Technical Questions Answered by Vic Lennard
Q I am a professional guitarist/vocalist/songwriter who would like to use a sequencer for my live backing tracks. I currently have an Amiga 500 with an added half meg board and use Sequencer One and Super Jam. I don't really wish to take my computer to live gigs so I would like to know of a sequencer which would be compatible with the Amiga but also, hopefully, fairly user-friendly and without a long load time between songs.
A The two programs that you own go together nicely; Super Jam will create backings of guitar, piano, bass, strings, drums etc., which can then be saved as a MIDI File and loaded into Sequencer One where you can make any alterations.
If you intend to use a sequencer on stage, you are right to be concerned about taking a computer out with you, as most are not designed for the rigours of live work. If, as you say, you want to keep the delay between songs to a minimum, you need a device such as a MIDI File playback module which will play them back directly from disk rather than load them into memory - a process which can be very time consuming.
If you use the Export function in Sequencer One, you are given the option of saving a song as either a Format 0 or Format 1 MIDI File. The difference is that a Format 0 file has all MIDI information merged into a single track while a Format 1 file leaves all individual track information intact. Some of the cheaper MIDI File playback devices - such as Yamaha's MDF-2 which retails at £299 - can only read Format 0 files, so if this is your choice, make sure that you use the Format 0 option on Sequencer One. Format 1 MIDI Files (such as those supplied by commercial song libraries) will need to be loaded into Sequencer One and converted to Format 0 before they can be used.
A more expensive unit like Roland's Sound Brush SB-55 (which retails at £549) can read both Format 0 and Format 1 MIDI Files and includes a remote controller - which could be very handy on stage.
It's also worth noting that if you start working with Sequencer One and find that you like it, the upgrade - Sequencer One Plus - offers extra facilities such as a Tempo Map, where you can graphically draw in tempo changes, and a Jukebox facility which lets you chain various songs together for immediate playback - something you may wish to consider if you change your mind about using a computer live. More information from Gajits on (Contact Details).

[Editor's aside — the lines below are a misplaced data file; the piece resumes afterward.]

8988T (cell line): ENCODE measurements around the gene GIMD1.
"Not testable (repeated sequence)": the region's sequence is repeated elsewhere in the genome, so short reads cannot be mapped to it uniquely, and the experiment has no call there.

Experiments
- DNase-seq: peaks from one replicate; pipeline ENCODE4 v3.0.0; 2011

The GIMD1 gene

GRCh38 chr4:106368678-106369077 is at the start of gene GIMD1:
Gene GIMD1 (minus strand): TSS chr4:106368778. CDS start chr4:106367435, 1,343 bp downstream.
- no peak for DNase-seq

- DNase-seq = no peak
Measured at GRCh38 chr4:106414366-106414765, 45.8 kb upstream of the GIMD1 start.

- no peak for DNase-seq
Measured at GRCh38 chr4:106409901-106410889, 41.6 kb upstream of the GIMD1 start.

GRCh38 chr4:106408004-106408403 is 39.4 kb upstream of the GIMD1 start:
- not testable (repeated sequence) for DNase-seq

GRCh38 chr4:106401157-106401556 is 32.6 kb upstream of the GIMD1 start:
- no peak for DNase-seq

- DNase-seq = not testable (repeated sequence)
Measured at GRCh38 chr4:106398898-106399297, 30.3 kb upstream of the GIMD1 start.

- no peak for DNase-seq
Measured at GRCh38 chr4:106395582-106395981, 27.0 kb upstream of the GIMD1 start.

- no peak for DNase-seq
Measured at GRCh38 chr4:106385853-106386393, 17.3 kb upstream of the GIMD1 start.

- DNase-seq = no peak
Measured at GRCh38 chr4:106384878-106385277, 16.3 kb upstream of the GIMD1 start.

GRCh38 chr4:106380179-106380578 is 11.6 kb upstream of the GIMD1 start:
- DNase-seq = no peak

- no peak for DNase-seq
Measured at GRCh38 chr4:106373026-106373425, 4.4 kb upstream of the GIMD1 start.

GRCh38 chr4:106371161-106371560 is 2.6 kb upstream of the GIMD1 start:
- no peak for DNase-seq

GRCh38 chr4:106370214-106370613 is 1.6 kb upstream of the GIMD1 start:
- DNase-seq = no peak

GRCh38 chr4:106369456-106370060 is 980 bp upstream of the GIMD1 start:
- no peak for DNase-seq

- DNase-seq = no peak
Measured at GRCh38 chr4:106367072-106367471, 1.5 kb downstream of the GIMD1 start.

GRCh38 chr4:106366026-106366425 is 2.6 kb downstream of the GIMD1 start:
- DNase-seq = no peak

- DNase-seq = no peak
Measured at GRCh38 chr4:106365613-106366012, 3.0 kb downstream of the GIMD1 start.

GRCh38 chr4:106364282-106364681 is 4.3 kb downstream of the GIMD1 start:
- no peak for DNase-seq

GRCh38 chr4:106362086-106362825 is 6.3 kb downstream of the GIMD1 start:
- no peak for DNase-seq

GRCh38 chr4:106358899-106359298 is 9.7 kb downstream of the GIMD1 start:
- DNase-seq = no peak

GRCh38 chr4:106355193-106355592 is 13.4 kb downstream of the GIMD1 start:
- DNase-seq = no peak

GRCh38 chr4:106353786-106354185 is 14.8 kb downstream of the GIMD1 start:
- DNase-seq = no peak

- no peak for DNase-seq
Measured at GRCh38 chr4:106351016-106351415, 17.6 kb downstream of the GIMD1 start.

Returning to non-computer solutions: if the options mentioned previously are too expensive, you could buy a disk player which doesn't read MIDI Files, but relies on the transfer of songs via its MIDI In port (connected, in your case, to the MIDI Out from the Amiga MIDI interface). With such a system, you could effectively 'play' your songs into the disk player which would record them much like a tape machine. The Elka CR-99 MIDI Data Player - though now discontinued - would be a machine to look out for here. You might be able to find one secondhand for around £150.
Incidentally, after mentioning commercially available MIDI Files earlier, it's perhaps worth pointing out most of these are released as IBM PC or Atari ST formatted disks which the Amiga cannot read. However, a utility called MultiDOS' is available from Zone Distribution ((Contact Details)) for £5 which will read such disks and allow you to load MIDI song files into Sequencer One where you can change the MIDI channels and MIDI Program Change numbers to suit your equipment.
A First let me give you the basics on General MIDI. As many aspects of the MIDI specification are optional, manufacturers in the USA and Japan have defined a specific set of MIDI functions which any piece of equipment sporting the GM System logo (Figure 2) has to conform to. These include:
- The ability to play up to 16 instruments (timbres) on any MIDI channels - all GM modules are 16-part multitimbral.
- Key-based drums assigned to MIDI channel 10 and following the 47-instrument set-up defined in the General MIDI Percussion Map.
- A minimum of 24 simultaneously available voices, possibly with 8 reserved for percussion and 16 for other instruments.
- 128 presets each assigned to the MIDI Program Change number in the General MIDI Sound Set.
- Recognition of certain MIDI Control Changes including; Modulation (#1), Volume (#7), Pan (#10), Expression (#11) and Sustain Pedal (#64).
- Recognition of Channel Aftertouch and Pitch Bend.
Conformity to this protocol should ensure a significant degree of compatibility between General MIDI sound modules - no notes cutting out due to different polyphonies, no incorrectly selected sounds via MIDI Program Changes, no incoherent drum patterns due to the wrong mapping - and so on.
Roland's GS is a superset of General MIDI. By using MIDI Bank Select messages, more than 128 sounds are available - the Sound Canvas SC-55, for instance, has 317 in total - and a hierarchical structure is used so that the absence of these extra sounds on some modules will always point back to the original GM sound - or Capital Tone as Roland call it. There are also some additional MIDI Control Changes such as Chorus depth and Reverb depth.
As for what 'GS' stands for, that's easy - nothing at all! Roland were originally going to call the system 'GSS' - for General Synth Standard - but decided to remove the word 'Standard' and call it, simply, 'GS'.